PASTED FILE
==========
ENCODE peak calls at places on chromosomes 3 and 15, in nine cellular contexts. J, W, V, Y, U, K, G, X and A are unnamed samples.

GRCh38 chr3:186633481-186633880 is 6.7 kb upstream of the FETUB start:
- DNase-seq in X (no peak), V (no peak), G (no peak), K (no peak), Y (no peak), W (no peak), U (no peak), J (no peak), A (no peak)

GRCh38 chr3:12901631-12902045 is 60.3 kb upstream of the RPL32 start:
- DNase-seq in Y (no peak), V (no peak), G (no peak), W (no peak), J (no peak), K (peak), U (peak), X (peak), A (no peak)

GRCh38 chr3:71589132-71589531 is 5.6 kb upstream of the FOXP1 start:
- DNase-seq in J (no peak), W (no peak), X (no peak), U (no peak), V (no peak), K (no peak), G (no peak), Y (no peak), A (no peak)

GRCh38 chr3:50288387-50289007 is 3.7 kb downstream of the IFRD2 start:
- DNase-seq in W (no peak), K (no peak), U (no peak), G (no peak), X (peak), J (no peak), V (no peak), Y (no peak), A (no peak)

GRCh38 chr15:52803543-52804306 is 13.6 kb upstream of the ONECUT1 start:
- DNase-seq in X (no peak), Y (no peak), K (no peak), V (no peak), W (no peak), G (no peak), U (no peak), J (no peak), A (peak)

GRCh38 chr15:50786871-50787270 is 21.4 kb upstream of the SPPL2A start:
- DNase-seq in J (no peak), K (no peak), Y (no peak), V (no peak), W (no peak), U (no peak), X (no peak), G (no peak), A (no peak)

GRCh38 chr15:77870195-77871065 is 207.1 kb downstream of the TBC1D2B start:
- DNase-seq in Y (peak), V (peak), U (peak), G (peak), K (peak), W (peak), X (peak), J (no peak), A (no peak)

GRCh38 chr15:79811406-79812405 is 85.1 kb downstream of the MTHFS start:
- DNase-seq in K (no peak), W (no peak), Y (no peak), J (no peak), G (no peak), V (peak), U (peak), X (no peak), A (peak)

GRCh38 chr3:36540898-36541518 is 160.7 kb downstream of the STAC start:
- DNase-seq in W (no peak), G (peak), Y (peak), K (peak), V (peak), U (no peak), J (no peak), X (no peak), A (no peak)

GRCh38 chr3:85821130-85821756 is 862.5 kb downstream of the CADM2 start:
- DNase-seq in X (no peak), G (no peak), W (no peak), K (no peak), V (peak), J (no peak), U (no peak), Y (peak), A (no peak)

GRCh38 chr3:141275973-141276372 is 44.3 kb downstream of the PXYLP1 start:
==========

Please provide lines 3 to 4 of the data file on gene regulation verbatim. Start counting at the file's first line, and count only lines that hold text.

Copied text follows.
- DNase-seq in X (no peak), V (no peak), G (no peak), K (no peak), Y (no peak), W (no peak), U (no peak), J (no peak), A (no peak)

GRCh38 chr3:12901631-12902045 is 60.3 kb upstream of the RPL32 start: